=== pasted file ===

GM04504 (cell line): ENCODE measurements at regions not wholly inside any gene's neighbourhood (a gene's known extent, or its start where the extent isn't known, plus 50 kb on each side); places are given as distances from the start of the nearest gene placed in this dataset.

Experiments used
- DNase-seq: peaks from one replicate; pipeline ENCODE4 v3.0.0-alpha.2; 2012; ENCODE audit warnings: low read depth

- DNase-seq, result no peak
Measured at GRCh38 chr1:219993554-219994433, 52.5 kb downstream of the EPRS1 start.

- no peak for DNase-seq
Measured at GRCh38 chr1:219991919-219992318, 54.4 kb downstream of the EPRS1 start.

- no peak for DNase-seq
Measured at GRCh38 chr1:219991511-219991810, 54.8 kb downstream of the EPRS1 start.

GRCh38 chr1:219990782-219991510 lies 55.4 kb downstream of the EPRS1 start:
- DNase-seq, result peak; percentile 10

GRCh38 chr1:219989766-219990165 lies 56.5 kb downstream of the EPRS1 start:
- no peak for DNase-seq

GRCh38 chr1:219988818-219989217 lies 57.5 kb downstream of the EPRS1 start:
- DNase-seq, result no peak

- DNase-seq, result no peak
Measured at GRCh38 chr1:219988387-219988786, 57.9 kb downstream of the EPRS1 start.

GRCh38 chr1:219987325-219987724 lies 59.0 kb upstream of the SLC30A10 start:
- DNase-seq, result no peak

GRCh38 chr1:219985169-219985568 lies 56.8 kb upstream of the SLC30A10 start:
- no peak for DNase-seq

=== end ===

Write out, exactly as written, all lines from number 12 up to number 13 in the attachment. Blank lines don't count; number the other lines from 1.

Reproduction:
GRCh38 chr1:219989766-219990165 lies 56.5 kb downstream of the EPRS1 start:
- no peak for DNase-seq